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The Role of Sox11 in Skin Squamous Cell Carcinoma

Hoang Nguyen

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National Institutes of Health (NIH)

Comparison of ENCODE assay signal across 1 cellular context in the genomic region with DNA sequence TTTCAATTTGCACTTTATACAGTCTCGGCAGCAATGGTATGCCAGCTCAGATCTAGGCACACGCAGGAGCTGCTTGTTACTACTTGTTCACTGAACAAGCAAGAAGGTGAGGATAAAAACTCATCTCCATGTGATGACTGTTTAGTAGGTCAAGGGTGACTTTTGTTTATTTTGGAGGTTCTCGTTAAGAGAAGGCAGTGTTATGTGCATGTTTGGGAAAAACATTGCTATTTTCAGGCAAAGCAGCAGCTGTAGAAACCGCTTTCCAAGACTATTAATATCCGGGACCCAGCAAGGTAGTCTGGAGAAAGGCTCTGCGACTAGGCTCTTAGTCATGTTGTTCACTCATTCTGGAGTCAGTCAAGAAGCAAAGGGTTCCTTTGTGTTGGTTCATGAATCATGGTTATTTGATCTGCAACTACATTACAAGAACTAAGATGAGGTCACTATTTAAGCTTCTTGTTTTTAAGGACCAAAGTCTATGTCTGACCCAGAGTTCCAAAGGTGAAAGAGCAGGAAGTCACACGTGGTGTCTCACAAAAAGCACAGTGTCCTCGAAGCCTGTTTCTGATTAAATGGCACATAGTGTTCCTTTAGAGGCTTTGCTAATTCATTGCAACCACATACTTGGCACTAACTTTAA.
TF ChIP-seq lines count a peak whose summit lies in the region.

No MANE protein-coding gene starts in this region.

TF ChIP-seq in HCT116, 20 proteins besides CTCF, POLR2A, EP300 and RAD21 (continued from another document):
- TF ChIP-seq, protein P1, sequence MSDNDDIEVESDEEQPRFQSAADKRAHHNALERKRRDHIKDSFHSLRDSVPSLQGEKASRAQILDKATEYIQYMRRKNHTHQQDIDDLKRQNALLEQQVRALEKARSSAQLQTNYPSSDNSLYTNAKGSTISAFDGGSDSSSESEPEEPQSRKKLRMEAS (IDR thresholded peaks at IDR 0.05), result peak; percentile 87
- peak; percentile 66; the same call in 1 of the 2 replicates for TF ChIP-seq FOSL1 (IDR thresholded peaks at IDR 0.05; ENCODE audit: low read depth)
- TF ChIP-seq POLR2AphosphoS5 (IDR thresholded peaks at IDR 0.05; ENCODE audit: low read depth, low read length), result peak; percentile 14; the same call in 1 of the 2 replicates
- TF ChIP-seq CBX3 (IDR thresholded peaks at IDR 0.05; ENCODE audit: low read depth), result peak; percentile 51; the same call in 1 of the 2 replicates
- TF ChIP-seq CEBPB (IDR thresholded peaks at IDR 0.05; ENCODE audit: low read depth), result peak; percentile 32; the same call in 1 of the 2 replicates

Embryonic stem cell signature genes are often activated in multiple types of aggressive tumors, suggesting that the activation of embryonic genes might contribute to the poorly differentiated characteristics of tumors. Squamous cell carcinoma (SCC) of the skin is the second most common skin cancer, with 700,000 new cases every year in the U.S. Although its incidence is lower than that of basal cell carcinoma, its metastatic potential is much greater. Despite the high incidence of skin SCC, our knowledge of the key components and mechanisms underlying its development and progression is still quite limited. Moreover, it is not known whether the embryonic gene program is reactivated in skin SCC as it is in other aggressive types of tumors. It is therefore essential to identify the instrumental components in skin SCC in order to uncover novel targets for improved diagnostic and/or therapeutic intervention. Sox11 is overexpressed in a variety of tumors, but its exact role in cancer is still unclear. Sox11 is a member of the SRY-related high-mobility-group box (Sox) family of transcription factors, which control cell fate and differentiation in a variety of tissue. In skin, Sox11 is expressed in embryonic epidermis; it is absent in adult tissue but is reactivated inskin SCC. Our preliminary studies show that Sox11 overexpression in skin induces hyperproliferation, suppresses differentiation and increases the incidence of tumors. We find that Sox11 overexpression induces the expression of Tcf3, a transcription factor that plays an important role in the regulation of epidermal stem cell fate. We also find that Sox11 overexpressing skins phenocopy Tcf3 overexpressing skins and that overexpression of Tcf3 promotes tumor growth and progression in a mouse model of skin SCC. Based on these data, we hypothesize that overexpression of Sox11 contributes to tumorigenesis through its upregulation of Tcf3. To test our hypothesis and elucidate the role of Sox11 in skin SCC, we propose the following aims: Aim 1: To determine the role of Sox11 in mouse model of skin SCC. To determine how the dysregulation of Sox11 expression contributes to tumor formation, we will employ the DMBA/TPA chemical carcinogenesis protocol on tet-inducible Sox11 transgenic mice and Sox11 conditional knockout mice. Aim 2: To determine the mechanism underlying Sox11's tumorigenic role. To test our hypothesis that Sox11 promotes tumorigenesis through Tcf3 up-regulation, we will evaluate the tumorigenicity of Sox11 overexpression in a Tcf3-deficient background. In parallel, we will identify the cellular processes regulated by Sox11 and determine the extent to which Sox11 affects these processes through its regulation of Tcf3.

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